The Writing Process: The Five Stages Of Reading Essay

In this comparison essay I will be addressing the reading process and it’s 5 stage process as well as the writing process with it’s 5 stage process both found in the Literacy in the 21st century textbook. The two processes go hand in hand and integrated together can benefit students with the ability to read and write using the thoughtful process with both strategies and skills. With the five stages of the process in both reading and writing the ultimate goal of both is gaining knowledge.

The reading process has 5 stages the first is prereading which takes place before actually starting the book you begin by getting background information and peaking the readers’ interest on the book, you can use the knowledge from the readers everyday experiences or from other literature they have read. A purpose is usually set for why particular books or stories are chosen to be read as well as a plan is set for how or when reading will be done. The second stage is reading the student can read independently at their own pace as well as for their own purpose, although they should choose books from their appropriate reading level.

The students may do partner reading where the student’s can help each other and read selections they might not be able to read alone as well as guided reading where groups of four or five students all at the same reading level can be grouped to help one another. Another type of reading is shared reading where teachers can read when students might not be able to read independently and the student’s can read along, the last type is reading aloud to students where teachers can read aloud developmentally appropriate books but books that are above the students reading level.

The third stage is responding the students are able to participate in discussions about what they have read or write in reading logs expressing their thoughts on what they have read. The fourth stage is exploring which is really going over what you have read by rereading the text, examining the writer’s craft looking at the text structure, the genre’s used focusing on the words and sentences used. The fifth and final stage is applying which is really identifying what they’ve learned while reading.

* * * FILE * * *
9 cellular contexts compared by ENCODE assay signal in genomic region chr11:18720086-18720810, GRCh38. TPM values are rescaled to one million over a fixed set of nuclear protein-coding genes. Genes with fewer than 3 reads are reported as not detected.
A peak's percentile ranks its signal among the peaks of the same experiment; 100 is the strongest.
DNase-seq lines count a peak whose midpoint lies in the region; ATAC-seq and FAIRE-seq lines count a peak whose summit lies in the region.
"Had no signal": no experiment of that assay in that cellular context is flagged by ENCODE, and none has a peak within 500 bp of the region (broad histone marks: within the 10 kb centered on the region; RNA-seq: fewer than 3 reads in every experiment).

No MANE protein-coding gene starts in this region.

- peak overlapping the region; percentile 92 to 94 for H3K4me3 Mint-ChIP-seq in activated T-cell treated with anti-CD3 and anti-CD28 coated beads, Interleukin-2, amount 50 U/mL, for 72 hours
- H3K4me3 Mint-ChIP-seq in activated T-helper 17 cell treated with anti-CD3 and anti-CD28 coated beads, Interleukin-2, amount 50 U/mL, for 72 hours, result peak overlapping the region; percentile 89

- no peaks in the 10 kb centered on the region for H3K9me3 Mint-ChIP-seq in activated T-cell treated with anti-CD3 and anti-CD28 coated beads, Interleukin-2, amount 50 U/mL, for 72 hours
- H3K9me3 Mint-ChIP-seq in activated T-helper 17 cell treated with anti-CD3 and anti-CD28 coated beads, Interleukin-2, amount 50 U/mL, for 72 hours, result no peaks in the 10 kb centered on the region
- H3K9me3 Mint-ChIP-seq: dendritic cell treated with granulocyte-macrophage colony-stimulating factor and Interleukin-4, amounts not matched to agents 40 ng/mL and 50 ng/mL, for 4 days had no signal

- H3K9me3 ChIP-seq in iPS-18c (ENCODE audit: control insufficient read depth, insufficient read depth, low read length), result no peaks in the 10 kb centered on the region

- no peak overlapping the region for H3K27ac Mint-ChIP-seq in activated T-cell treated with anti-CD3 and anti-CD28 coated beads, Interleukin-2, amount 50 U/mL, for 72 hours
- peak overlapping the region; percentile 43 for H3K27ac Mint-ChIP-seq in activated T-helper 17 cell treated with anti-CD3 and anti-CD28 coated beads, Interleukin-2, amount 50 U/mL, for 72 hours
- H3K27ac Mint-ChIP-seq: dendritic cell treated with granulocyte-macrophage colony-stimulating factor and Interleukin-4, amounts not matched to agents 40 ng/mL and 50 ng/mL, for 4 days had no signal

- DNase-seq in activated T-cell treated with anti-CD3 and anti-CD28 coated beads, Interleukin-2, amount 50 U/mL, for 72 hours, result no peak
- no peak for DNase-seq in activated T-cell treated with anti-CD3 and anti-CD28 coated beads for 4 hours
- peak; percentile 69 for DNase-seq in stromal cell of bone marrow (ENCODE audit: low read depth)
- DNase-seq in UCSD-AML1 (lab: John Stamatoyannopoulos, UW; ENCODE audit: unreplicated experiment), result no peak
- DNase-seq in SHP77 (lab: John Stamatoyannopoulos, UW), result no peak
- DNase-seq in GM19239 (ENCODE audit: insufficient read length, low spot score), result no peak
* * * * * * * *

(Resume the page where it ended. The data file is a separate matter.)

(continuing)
The writing process has five stages the first stage is prewriting in which the writer must choose a topic to write about as well as consider their purpose for writing about that topic; is it to inform, to entertain, to persuade? The student must also gather and organize ideas by doing research on their topic, draw pictures, read books, etc. The second stage is drafting they must start establishing their ideas on paper, giving them something to view making sure they don’t leave anything out, while making a rough draft they must skip a line to leave room for revisions.

Stage three is revising one must reread their rough draft and make necessary modifications, then they join peers in revising groups to share their compositions and get recommendations on how to improve their piece. They then make additional revisions and meet with their teacher to get any further instructions. The fourth stage is editing when the students put the writing in it’s final form, the student must proof read and mark possible errors and follow that up by making corrections before now the writing has been focused on the contents now it turns to mechanics.

The fifth and final stage is publishing making the final product and then sharing it. A teacher can teach students the five stages of reading by selecting developmentally appropriate books for the students to begin reading, the teacher can help the students preread by sharing information that might pertain to the book and try to spike their interest, once the students begin reading the teacher can introduce and integrate the writing process by planning times in the schedule to journal about what they’re reading.

For the prewriting stage the teacher can allow the student to choose how they’re going to write their genre the students can also choose what exactly they’re going to mention about the book. The drafting would also cover the responding in reading because the students are talking about what they’ve read and writing it out. The students will need to edit their journals to see what they last wrote about as well as explore parts of the text to make sure they don’t leave anything out that they had planned on mentioning, while editing they can check for correct spelling, capitalization, punctuation and grammar errors.

In the final stage for both process the student ultimate goal is to reflect on what they’ve learned so the final project could be writing an essay on what they read about and how they felt about the book. Once the essay is finished, they can share their essay with the class by reading it aloud. The ultimate goal of the reading and writing 5 stage process is to help gain knowledge. The two processes integrated together can help students gain knowledge of the correct way to read and write, the more the student reads the better they become at writing and vise versa.

Readers participate in many of the same activities that a writer would use, for example, using background knowledge that was gained from prior life experiences, setting a purpose, determining the importance, monitoring the progress, repairing errors and evaluating the piece being worked on. The two processes go hand in hand and used properly will help students become well rounded readers and writers and understanding the relationship between the two can help the students transition back and forth between them without a struggle.